The posterior tibial artery runs down the leg, just below the knee. It branches off the popliteal artery, and it transits oxygenated blood to the leg's posterior compartment and the plantar region of the foot. During the course of the blood vessel, it splits into several branches. This includes the fibular, medial plantar and lateral plantar arteries. Also, the artery runs in close proximity to the tibial nerve. The nerve serves many of the same regions as the artery.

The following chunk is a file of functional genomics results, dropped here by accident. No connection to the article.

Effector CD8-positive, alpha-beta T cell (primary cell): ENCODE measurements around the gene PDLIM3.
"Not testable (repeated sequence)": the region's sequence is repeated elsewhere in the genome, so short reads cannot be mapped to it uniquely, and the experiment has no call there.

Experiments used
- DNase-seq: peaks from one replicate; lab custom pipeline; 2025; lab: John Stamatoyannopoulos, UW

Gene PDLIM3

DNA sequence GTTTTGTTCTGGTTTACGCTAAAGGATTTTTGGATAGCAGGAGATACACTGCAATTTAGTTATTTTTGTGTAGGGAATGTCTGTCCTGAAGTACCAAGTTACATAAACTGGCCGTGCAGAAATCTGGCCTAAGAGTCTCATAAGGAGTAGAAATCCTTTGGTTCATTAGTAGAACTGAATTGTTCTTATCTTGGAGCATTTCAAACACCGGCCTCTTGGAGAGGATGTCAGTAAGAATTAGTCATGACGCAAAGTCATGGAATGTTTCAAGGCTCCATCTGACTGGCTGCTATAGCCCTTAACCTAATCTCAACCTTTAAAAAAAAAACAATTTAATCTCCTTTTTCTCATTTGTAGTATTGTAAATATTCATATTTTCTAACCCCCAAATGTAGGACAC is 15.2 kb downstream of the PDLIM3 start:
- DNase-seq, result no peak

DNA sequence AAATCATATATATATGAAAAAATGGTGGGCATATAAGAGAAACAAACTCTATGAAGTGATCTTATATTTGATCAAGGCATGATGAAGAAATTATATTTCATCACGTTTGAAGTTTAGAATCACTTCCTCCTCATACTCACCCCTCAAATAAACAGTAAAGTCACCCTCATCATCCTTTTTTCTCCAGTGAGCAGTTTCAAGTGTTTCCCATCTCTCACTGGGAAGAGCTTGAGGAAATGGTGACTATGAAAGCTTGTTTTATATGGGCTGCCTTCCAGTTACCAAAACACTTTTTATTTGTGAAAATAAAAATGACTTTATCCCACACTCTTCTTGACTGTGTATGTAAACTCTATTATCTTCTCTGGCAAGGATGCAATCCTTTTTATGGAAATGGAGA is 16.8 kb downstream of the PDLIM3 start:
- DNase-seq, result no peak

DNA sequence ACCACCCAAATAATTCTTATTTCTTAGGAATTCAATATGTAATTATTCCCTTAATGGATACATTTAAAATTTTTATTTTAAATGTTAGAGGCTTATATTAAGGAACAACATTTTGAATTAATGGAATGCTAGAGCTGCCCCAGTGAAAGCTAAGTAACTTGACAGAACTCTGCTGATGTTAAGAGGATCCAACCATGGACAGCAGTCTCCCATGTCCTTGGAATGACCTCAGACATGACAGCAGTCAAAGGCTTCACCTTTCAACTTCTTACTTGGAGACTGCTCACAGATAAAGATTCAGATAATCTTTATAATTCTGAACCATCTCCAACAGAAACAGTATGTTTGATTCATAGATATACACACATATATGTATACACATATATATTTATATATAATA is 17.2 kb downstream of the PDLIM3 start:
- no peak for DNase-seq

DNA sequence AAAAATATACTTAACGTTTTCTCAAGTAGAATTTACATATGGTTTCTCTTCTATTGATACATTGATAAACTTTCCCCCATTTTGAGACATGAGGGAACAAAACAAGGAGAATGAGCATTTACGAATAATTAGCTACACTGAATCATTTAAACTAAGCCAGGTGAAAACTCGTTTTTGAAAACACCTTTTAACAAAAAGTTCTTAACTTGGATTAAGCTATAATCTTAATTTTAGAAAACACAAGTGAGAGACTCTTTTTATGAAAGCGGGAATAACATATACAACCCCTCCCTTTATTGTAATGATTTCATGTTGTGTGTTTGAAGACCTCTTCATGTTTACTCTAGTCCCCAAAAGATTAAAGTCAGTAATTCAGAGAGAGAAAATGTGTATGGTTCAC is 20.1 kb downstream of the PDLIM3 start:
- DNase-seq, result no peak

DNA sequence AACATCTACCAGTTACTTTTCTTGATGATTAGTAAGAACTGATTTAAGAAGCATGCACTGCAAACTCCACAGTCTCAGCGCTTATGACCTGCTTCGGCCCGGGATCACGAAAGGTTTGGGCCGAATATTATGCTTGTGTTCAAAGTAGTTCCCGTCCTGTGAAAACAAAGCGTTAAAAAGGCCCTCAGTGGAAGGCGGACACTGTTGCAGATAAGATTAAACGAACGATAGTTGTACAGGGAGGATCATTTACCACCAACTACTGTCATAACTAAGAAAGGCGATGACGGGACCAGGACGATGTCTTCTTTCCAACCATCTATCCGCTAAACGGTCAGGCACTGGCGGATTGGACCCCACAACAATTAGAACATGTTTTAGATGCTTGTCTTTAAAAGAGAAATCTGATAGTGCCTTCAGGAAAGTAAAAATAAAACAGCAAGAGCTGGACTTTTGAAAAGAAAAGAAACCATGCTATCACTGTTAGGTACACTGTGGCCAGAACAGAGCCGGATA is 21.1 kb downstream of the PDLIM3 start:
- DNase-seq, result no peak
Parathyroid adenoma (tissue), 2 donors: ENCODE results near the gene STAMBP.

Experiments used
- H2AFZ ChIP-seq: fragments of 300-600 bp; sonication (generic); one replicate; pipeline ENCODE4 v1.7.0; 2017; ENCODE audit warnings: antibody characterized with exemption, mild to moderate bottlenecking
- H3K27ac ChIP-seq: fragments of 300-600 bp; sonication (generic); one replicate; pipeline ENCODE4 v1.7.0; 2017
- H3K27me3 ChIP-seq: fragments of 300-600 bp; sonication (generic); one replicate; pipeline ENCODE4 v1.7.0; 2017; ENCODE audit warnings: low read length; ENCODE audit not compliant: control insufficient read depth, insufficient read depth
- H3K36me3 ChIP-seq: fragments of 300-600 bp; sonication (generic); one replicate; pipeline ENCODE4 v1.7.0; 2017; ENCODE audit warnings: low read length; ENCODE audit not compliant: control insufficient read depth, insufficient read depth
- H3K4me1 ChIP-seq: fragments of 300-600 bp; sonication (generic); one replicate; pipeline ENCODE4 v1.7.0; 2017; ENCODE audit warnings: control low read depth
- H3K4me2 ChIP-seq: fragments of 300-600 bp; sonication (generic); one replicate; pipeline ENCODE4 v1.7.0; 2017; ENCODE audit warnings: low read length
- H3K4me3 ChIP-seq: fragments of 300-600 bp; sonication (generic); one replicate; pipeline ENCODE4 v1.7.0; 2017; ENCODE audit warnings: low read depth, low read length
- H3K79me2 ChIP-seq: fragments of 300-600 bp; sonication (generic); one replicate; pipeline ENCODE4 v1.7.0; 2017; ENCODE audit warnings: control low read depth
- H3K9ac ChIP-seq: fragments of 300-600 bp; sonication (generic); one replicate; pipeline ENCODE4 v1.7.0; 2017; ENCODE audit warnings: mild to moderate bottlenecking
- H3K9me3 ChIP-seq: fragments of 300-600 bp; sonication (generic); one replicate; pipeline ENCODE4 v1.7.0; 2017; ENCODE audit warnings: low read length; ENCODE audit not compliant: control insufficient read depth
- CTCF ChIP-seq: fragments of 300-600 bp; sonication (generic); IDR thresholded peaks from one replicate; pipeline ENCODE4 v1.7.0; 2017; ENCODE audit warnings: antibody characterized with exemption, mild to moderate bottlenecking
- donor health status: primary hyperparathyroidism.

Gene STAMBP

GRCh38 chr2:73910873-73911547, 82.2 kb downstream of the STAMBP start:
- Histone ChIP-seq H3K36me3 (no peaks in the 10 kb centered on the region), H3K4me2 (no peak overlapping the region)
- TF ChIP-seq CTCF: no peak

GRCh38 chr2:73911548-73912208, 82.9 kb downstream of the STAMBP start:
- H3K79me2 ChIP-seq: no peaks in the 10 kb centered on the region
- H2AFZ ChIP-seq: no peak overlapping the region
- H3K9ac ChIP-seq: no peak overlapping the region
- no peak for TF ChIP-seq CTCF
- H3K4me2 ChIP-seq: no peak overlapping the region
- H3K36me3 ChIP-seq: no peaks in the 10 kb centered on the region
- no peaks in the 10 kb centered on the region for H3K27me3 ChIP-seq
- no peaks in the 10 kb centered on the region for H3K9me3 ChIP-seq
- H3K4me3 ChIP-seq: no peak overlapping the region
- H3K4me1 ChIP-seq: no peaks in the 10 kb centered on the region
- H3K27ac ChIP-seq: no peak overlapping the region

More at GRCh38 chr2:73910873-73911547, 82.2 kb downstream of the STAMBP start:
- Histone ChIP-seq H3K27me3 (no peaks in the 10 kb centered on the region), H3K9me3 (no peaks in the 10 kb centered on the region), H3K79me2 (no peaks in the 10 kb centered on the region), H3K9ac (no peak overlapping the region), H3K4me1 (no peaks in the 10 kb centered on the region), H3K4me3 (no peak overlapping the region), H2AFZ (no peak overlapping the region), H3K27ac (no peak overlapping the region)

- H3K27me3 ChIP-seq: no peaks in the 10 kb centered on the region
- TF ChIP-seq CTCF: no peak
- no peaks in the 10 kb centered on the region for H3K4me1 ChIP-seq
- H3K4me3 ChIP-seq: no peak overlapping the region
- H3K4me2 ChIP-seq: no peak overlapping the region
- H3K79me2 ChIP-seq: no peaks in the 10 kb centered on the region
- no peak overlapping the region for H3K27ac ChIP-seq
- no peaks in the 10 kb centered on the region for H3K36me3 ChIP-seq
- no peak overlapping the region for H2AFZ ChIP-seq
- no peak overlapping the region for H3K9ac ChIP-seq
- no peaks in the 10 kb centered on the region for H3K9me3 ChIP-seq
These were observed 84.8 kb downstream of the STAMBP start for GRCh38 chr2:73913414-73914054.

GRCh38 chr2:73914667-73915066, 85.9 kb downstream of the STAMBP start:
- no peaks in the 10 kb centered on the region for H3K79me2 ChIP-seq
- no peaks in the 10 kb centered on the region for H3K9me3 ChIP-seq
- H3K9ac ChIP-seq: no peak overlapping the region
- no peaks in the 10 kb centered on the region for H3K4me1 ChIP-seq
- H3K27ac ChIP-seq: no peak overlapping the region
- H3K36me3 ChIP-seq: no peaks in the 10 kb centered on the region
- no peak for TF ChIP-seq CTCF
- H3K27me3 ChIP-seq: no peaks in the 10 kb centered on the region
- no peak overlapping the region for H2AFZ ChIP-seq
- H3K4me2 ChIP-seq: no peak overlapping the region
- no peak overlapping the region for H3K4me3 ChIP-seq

While the artery delivers oxygenated blood, the poster tibial vein drains deoxygenated blood and moves it back to the heart and lungs.
The posterior tibial artery is palpable in certain locations. A pulse can easily be detected at the leg's Pimenta point, which is located near the medial malleus and the Achilles tendon's insertion point. Often, doctors access a patient's pulse through Pimenta's point. By doing this, they can make an assessment regarding both arterial health and the patient's risks for peripheral vascular disease. This condition involves vascular obstruction unrelated to the heart or the brain.